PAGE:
NEW ORLEANS – As he launches his second White House bid here this morning, John Edwards faces a different political landscape than he did three years ago when he was a little-known freshman senator from North Carolina.

But the campaign hit its first glitch before it even began when its election Web site went live Wednesday, the day before Edwards was to use hurricane-ravaged New Orleans as the backdrop to his announcement. Aides quickly shut the Web site down.

After having been the Democrats’ vice presidential candidate, Edwards is now an established national political figure. That means the pressure is on for him to perform well in the early caucus and primary states in 2008, as well as in the money-raising chase in 2007.

Last time, the Democratic primary was a wide-open affair. This time, Edwards must contend with widespread assumptions that New York Sen. Hillary Rodham Clinton is the odds-on favorite to capture the nomination and that Edwards’ fresh-faced appeal has been eclipsed by Illinois Sen. Barack Obama.

“Before Barack Obama, it was clear Edwards was going to be the biggest hurdle for Hillary to overcome and had the best shot at stopping her,” said Chuck Todd, editor-in-chief of the Political Hotline, an Internet newsletter. “Obama complicates his run. … If it wasn’t for Obama, I think we’d say this is a two-person race.”

Edwards, 53, enters the presidential race with considerable assets. Polls show that he’s among the best known of the Democratic contenders. He’s the only announced Democratic hopeful who has been through the grueling presidential marathon and who has an organization in place. He seems likely to receive solid financial support from many of the nation’s trial lawyers, and he appears poised to pick up the support of a significant portion of organized labor.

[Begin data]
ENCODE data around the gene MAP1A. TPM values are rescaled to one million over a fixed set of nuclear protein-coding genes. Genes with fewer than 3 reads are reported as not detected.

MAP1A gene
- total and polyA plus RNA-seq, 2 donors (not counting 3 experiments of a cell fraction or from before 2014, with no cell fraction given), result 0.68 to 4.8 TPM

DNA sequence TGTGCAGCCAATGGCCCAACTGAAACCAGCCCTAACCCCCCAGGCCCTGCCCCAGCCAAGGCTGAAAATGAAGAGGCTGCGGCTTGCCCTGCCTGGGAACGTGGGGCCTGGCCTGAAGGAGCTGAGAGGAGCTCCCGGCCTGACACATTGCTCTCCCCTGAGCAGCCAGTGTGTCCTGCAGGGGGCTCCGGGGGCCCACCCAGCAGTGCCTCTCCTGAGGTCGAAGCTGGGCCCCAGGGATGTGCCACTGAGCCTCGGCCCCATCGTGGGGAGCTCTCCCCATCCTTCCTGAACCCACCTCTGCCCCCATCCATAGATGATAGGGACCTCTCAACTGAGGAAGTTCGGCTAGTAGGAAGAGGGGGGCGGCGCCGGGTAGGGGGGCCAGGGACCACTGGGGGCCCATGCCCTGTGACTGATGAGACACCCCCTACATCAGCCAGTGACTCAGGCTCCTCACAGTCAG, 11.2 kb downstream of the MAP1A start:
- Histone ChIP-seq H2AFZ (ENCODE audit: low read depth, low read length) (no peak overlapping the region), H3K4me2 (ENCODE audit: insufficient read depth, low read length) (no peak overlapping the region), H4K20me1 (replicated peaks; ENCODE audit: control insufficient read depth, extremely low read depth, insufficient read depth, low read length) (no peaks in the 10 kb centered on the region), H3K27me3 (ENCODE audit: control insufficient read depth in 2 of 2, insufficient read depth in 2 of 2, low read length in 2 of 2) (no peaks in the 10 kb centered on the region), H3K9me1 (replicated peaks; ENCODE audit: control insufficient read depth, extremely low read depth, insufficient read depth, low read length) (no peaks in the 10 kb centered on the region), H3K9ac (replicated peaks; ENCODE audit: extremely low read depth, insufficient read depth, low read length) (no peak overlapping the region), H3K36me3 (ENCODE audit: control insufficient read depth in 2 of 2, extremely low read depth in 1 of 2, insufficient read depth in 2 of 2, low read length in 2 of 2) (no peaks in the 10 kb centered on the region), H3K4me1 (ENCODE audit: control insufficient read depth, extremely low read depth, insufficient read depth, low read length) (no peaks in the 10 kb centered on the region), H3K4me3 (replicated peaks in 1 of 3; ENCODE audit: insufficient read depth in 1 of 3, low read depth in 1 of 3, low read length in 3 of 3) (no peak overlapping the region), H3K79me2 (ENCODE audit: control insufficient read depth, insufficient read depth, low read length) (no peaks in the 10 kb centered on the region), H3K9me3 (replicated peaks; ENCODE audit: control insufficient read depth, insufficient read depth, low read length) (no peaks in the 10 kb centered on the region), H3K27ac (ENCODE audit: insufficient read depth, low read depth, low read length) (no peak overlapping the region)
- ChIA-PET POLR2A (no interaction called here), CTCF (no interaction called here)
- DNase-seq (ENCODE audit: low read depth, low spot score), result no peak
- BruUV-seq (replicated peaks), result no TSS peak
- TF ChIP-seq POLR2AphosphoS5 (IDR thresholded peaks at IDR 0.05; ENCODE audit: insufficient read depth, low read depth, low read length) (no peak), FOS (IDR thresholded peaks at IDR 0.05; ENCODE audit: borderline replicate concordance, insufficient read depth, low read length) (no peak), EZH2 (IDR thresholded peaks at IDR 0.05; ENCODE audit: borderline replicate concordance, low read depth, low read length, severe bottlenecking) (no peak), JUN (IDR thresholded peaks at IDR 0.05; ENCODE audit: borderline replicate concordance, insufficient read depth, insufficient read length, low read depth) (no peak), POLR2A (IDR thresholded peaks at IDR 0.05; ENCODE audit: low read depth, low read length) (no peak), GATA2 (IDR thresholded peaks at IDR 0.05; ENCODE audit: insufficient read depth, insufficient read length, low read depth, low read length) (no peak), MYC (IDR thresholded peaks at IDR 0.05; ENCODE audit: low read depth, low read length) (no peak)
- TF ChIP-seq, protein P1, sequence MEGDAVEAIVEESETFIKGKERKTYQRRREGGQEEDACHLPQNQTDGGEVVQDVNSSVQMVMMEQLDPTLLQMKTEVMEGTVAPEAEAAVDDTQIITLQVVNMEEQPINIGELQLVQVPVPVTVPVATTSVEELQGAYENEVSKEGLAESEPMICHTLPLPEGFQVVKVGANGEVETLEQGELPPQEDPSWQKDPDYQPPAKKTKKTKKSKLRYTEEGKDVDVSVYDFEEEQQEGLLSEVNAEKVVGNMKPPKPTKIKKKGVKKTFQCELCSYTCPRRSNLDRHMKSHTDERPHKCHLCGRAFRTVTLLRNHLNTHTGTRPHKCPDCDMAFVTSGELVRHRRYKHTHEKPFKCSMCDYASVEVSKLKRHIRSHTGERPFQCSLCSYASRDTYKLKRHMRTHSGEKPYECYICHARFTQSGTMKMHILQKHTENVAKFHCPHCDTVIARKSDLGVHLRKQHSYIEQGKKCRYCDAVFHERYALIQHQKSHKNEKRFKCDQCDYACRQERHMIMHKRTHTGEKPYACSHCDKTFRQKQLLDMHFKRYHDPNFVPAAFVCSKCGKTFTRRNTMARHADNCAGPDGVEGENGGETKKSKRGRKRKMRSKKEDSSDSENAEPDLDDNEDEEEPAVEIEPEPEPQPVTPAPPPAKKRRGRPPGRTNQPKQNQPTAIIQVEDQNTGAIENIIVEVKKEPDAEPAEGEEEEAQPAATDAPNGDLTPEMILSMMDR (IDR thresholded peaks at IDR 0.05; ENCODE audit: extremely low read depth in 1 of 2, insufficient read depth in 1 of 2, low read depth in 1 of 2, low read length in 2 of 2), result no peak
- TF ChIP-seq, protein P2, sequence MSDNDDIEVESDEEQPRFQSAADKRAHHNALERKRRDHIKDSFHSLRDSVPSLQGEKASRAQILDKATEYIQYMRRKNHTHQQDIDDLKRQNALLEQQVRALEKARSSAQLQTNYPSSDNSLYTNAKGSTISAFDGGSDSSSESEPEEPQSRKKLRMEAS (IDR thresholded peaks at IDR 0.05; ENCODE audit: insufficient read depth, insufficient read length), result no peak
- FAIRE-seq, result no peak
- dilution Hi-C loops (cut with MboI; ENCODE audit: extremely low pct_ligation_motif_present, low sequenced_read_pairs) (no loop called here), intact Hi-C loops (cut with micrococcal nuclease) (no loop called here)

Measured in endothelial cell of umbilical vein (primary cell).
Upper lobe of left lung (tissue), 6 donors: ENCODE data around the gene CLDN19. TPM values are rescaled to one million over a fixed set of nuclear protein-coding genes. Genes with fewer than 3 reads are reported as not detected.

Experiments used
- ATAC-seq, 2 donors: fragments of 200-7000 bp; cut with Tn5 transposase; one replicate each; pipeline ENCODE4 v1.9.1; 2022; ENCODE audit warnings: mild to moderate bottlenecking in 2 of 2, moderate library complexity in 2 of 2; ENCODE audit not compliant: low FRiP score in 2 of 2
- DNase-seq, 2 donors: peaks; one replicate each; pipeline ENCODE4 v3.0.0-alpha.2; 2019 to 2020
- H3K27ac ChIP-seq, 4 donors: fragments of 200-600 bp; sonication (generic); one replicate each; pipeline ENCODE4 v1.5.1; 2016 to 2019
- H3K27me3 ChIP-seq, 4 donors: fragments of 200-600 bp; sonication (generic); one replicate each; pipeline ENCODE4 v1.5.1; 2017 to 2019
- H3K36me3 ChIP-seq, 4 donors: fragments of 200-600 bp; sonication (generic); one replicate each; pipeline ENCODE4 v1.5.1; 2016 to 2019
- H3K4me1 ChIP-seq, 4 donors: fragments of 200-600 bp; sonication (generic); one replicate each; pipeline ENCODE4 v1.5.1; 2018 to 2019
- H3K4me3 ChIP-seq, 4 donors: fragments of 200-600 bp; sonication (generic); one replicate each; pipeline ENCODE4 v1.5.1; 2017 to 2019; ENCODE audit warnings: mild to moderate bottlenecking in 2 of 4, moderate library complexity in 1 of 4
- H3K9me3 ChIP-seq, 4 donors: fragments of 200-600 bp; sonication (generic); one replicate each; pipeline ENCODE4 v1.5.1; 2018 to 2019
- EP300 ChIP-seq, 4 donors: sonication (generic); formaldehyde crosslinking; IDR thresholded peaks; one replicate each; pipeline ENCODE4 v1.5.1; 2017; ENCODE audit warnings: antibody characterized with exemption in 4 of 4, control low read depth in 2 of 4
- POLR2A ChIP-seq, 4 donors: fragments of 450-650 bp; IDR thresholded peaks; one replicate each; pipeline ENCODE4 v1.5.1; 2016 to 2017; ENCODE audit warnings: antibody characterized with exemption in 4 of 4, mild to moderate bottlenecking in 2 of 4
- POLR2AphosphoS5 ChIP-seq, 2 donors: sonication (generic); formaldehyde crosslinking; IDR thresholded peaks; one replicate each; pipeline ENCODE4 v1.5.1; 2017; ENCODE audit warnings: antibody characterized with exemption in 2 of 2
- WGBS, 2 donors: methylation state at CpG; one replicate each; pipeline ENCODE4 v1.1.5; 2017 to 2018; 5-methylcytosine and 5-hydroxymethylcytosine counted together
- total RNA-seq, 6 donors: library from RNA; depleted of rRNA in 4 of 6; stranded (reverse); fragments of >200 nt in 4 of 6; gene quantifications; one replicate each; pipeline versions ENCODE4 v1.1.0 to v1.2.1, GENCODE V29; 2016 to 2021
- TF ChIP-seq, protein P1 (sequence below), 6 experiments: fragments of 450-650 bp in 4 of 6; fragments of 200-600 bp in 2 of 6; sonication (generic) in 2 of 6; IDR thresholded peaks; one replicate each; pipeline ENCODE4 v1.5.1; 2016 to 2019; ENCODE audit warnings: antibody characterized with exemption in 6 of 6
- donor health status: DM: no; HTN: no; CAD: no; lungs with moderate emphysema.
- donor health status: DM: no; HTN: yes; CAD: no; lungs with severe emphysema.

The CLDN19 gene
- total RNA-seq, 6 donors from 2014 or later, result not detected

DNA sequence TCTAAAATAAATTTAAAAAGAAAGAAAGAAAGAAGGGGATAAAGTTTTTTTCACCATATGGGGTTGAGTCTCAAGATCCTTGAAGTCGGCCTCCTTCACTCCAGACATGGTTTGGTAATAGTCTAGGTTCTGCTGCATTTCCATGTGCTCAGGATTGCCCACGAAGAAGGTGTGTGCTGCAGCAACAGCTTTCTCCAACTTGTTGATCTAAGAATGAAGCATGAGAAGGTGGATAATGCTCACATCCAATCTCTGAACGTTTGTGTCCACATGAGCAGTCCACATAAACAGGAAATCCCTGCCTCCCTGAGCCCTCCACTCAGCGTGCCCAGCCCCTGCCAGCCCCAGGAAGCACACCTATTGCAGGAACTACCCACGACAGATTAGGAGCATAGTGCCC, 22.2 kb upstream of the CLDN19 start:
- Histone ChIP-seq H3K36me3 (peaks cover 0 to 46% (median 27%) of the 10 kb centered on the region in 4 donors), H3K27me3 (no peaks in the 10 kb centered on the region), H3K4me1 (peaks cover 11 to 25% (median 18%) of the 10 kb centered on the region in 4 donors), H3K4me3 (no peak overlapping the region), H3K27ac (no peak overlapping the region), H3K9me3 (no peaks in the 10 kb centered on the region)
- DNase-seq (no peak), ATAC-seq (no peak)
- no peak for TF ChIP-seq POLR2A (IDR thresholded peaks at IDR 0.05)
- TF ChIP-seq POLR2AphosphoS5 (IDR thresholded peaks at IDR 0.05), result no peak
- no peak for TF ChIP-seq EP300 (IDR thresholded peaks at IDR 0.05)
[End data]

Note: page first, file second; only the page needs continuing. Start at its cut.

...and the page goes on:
The new early nominating schedule seems favorable to Edwards, who has strong ties in some of the early battlegrounds. The nominee could be determined in January 2008, when caucus and primary voters in Iowa, Nevada, New Hampshire and South Carolina make their choices.

Edwards is also the only Southerner in the race, with the possible exception of retired Gen. Wesley Clark. The last Democrat from outside the South to win the presidency was John F. Kennedy in 1960.

But Edwards has plenty of skeptics.

“He has got a lot of problems,” said Allan Lichtman, a presidential scholar at American University. “He didn’t do much for the Kerry-Edwards ticket. He came in with a lot of promise, but he didn’t pan out. He lost the debate to Dick Cheney. He is going to be way outspent by Hillary Clinton. He doesn’t have a natural base.”

The Democratic contest can be viewed like the NCAA basketball tournament, said political analyst Charles Cook, publisher of The Cook Political Report. In one bracket, everybody has penciled in Clinton. The question, Cook said, is who will survive to face Clinton in the opposing bracket.

“He’s dealing, as all the candidates are, with the looming presidential campaign of Hillary Clinton and the recent excitement over Barack Obama,” said Lee Miringoff, director of the New York-based Marist Institute for Public Opinion. “That having been said, there is still a following for his more progressive populism. He is certainly a force to be reckoned with down the road.”

Edwards is formally announcing his campaign in New Orleans’ Lower Ninth Ward, an area devastated by Hurricane Katrina. The location underscores Edwards’ emphasis on poverty, which some view as a political gamble. The theme is an extension of his “Two Americas” message from his 2004 campaign.